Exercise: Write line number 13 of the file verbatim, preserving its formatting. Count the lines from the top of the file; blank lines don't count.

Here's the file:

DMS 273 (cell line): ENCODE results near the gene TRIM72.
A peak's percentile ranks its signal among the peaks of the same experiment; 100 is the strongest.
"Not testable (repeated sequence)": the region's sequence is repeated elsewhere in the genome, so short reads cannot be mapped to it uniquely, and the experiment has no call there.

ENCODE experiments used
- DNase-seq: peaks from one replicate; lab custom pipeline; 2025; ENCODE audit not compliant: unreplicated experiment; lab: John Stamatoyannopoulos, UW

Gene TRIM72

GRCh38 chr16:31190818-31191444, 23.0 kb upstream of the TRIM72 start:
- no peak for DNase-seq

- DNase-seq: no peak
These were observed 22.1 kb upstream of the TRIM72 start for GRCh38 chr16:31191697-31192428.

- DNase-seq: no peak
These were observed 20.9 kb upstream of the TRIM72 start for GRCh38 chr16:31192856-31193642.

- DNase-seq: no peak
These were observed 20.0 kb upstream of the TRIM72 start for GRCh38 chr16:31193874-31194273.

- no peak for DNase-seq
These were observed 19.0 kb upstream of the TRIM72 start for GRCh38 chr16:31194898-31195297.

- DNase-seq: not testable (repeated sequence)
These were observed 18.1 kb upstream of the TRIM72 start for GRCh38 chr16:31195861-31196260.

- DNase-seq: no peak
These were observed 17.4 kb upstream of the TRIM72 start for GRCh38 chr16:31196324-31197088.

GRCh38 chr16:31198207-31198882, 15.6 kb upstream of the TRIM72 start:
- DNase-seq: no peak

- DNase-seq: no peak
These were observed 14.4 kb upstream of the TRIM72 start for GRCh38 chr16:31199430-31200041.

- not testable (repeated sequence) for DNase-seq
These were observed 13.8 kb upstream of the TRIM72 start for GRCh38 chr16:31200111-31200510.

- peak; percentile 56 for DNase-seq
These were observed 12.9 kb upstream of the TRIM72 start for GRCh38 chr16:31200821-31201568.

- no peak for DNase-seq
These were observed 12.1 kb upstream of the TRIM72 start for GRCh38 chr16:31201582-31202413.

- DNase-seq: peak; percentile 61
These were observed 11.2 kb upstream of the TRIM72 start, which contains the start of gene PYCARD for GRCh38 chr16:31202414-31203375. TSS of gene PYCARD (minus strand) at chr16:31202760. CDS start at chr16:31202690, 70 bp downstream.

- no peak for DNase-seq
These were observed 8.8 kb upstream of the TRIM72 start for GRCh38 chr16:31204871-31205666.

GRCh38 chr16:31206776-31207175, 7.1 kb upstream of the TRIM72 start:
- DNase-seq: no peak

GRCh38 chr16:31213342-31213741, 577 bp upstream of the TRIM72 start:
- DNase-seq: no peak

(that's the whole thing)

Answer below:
- DNase-seq: no peak